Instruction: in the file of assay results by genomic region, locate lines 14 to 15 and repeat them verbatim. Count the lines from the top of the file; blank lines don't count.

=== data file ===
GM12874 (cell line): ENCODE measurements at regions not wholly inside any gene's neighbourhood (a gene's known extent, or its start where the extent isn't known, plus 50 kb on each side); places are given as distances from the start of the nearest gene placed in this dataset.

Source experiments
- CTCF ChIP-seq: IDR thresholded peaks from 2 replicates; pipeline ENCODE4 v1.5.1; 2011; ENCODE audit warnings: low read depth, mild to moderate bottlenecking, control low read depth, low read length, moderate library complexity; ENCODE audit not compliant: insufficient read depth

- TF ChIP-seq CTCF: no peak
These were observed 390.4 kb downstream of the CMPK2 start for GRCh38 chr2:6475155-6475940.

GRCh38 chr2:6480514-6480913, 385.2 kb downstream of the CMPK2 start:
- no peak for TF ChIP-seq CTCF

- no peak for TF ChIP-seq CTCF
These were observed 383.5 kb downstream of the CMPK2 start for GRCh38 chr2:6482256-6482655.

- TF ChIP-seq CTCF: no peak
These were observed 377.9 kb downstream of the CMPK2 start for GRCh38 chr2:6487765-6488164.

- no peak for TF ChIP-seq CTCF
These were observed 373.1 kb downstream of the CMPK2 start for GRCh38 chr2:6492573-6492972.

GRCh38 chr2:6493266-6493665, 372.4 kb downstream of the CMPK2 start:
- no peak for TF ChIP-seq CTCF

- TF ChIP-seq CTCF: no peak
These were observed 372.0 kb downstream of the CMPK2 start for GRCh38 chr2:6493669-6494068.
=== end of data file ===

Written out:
GRCh38 chr2:6493266-6493665, 372.4 kb downstream of the CMPK2 start:
- no peak for TF ChIP-seq CTCF